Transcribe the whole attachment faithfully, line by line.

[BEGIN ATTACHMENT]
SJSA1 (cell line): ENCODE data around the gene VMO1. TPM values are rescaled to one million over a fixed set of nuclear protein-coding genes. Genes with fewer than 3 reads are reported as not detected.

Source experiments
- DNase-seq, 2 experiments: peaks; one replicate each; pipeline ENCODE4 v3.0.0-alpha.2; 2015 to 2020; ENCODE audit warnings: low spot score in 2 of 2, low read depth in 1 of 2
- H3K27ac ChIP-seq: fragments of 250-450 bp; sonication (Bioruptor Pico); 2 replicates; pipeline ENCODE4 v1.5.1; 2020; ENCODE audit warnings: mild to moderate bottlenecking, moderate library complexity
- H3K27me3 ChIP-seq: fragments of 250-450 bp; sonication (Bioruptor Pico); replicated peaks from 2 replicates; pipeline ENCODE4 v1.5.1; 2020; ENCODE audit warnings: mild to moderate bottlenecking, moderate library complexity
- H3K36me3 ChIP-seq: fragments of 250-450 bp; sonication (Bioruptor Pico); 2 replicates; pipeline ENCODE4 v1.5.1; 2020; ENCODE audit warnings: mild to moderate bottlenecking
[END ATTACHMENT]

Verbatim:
SJSA1 (cell line): ENCODE data around the gene VMO1. TPM values are rescaled to one million over a fixed set of nuclear protein-coding genes. Genes with fewer than 3 reads are reported as not detected.

Source experiments
- DNase-seq, 2 experiments: peaks; one replicate each; pipeline ENCODE4 v3.0.0-alpha.2; 2015 to 2020; ENCODE audit warnings: low spot score in 2 of 2, low read depth in 1 of 2
- H3K27ac ChIP-seq: fragments of 250-450 bp; sonication (Bioruptor Pico); 2 replicates; pipeline ENCODE4 v1.5.1; 2020; ENCODE audit warnings: mild to moderate bottlenecking, moderate library complexity
- H3K27me3 ChIP-seq: fragments of 250-450 bp; sonication (Bioruptor Pico); replicated peaks from 2 replicates; pipeline ENCODE4 v1.5.1; 2020; ENCODE audit warnings: mild to moderate bottlenecking, moderate library complexity
- H3K36me3 ChIP-seq: fragments of 250-450 bp; sonication (Bioruptor Pico); 2 replicates; pipeline ENCODE4 v1.5.1; 2020; ENCODE audit warnings: mild to moderate bottlenecking